A reverse mortgage is a type of specialty loan for individuals who are 62 or older and have 50% or more equity in their home. With a reverse mortgage, homeowners borrow against their home equity (tax-free). It gives the homeowner access to the equity in their home without having to sell the home or refinance for cash out. Instead of making mortgage payments, they receive payments, hence the name “reverse mortgage.” There are reverse mortgage programs that allow you to purchase a new home. They’re discussed in this article.
Misconceptions about Reverse Mortgages
There are some common misconceptions about reverse mortgages. Some people mistakenly believe that all reverse mortgages are scams. While it’s true, there are unscrupulous people who try to defraud senior citizens with mortgage scams, legitimate reverse mortgages programs do exist.
Another common misperception: They will take your house once you deplete your equity. That’s not the case. For example, if you start a reverse mortgage at the age of 65 and live to be 90, you will likely end up depleting your equity. But you won’t have to leave your home and the negative equity won’t be passed along to your children. Basically, the FHA takes this financial hit.
Types of reverse mortgages
If you’re sitting on a significant amount of equity in your home, then you have some options.
Traditional reverse mortgages are covered extensively in another article. Here’s more about the reverse mortgage for purchase.
Reverse Mortgage for Purchase
This reverse mortgage works a little differently than a standard reverse mortgage, but it opens up options for homeowners to downsize, relocate, or move into a home that will accommodate their needs as they age.
Here’s how it works. Betty and Jack are 70 years old. They want to downsize and buy a smaller retirement home closer to their children and grandchildren. With a reverse mortgage for purchase, they find their new home and using the proceeds from the sale of their former home, they make a sizeable down payment on the new home.
The amount of down payment depends on the age of the youngest borrower, interest rates, and the price of the new home. It starts at approximately 50% of the value of the new home for someone who is 62. Because Betty and Jack are 70, they will put down about 45% of the value of the new home. The balance will be financed by a reverse mortgage
While they live there, the reverse mortgage requires mortgage insurance premium (MIP) and accrues interest, but Betty and Jack will not have to make a monthly payment. As time passes, the loan value increases, but ideally, so does the property value which means their equity in the home increases as well.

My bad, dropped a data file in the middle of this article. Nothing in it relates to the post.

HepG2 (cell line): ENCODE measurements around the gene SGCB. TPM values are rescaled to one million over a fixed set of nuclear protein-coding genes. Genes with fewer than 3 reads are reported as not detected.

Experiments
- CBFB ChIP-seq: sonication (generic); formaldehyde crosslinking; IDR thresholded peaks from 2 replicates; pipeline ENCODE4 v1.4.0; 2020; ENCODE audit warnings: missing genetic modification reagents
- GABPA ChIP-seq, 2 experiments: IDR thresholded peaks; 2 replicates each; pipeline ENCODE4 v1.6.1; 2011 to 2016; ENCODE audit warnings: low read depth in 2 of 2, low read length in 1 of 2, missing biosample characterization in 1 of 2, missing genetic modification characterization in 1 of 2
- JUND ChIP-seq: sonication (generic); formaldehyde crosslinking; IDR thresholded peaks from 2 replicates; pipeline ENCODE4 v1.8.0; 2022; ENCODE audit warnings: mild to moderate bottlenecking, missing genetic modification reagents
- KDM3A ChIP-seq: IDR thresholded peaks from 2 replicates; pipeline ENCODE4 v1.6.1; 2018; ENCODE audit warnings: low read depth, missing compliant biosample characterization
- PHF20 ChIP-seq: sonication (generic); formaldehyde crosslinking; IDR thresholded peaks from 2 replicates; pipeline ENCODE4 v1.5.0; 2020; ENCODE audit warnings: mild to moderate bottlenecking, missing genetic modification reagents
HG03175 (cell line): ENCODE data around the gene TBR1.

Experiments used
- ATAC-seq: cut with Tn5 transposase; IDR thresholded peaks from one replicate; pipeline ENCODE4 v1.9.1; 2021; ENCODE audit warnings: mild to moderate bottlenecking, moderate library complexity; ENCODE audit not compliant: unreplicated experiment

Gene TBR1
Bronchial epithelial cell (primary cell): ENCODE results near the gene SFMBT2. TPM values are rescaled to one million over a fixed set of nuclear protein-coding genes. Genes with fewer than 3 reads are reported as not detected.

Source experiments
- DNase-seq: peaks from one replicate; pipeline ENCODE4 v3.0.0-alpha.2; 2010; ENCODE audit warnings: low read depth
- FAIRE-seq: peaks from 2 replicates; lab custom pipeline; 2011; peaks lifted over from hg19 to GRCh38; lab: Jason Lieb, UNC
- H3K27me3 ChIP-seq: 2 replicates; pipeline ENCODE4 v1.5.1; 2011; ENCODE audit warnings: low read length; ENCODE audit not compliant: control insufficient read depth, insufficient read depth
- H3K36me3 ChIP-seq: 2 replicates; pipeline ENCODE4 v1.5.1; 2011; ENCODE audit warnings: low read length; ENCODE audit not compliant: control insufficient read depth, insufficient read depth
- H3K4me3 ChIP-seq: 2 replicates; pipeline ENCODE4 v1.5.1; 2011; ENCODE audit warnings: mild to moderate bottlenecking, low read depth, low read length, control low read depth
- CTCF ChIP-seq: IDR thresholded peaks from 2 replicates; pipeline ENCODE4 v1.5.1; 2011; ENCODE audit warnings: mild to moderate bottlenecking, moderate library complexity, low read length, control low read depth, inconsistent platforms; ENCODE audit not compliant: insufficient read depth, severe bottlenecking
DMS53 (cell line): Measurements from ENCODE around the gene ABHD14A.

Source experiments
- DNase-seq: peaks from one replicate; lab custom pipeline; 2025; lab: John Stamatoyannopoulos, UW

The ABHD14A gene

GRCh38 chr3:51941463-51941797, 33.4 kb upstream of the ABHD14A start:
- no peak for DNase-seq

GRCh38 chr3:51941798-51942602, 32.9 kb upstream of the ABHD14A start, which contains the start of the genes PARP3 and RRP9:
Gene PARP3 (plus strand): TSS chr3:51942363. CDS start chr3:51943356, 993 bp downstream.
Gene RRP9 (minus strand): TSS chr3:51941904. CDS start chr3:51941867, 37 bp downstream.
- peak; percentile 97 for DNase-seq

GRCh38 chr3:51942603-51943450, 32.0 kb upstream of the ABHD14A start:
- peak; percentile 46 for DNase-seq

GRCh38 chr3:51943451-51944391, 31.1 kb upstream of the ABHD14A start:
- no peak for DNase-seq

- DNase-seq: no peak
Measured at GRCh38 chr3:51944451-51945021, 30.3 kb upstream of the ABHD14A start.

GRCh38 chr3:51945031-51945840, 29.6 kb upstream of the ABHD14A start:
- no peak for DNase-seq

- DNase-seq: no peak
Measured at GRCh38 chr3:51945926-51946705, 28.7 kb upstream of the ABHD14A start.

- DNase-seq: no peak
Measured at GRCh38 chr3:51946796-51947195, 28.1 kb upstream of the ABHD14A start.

Typically, this loan is not repaid by the homeowner unless they move in with family or need to move to an assisted living facility. In which case, the home is sold, and the loan will be paid off. The equity is theirs to keep. If they spend their remaining days there, then when they die, the loan is re-paid, and the remaining proceeds go to the estate. If the heirs would like to keep the home, they can refinance it with a traditional mortgage.
Besides age, the down payment is the most significant requirement for the reverse mortgage for purchase. The down payment can come from the proceeds of the sale of your former home, your savings or retirement fund, or a gift from a family member without any interest or stake in the transaction. The down payment percent required is based on the age of the youngest borrower. The total down payment also depends on interest rates and the price of the new home. The lending limit for this mortgage is approximately $970,000.
Advantages and Disadvantages of Reverse Mortgage for Purchase
- Government issued reverse mortgages for purchase come with the same benefits and protections as other HECM loans. This includes the non-recourse feature which protects the borrower from having to repay more than the home is worth at the time of sale.
- This loan makes the process easier and faster while saving you money because you buy a home and get a reverse mortgage in one single transaction.
- Allows you to eliminate monthly payments and enjoy a new home.
- Upfront and ongoing insurance premiums required
- Standard closing closes
- It’s not the solution for everyone. Consult with a mortgage broker you can trust.
What other mortgage options do you have?
For homeowners who plan to move soon or would like to leave the home to their loved ones, there are other options. Consider a cash-out refinance. With the equity you already have, you can refinance your mortgage. Borrow more than you owe on the house and receive cash (the difference) to put towards your retirement expenses or plans. This is not a second mortgage.
When you retire and you have built up significant equity in your home, you have options. Talk to a trusted broker to find the best way to take advantage of your equity during these years.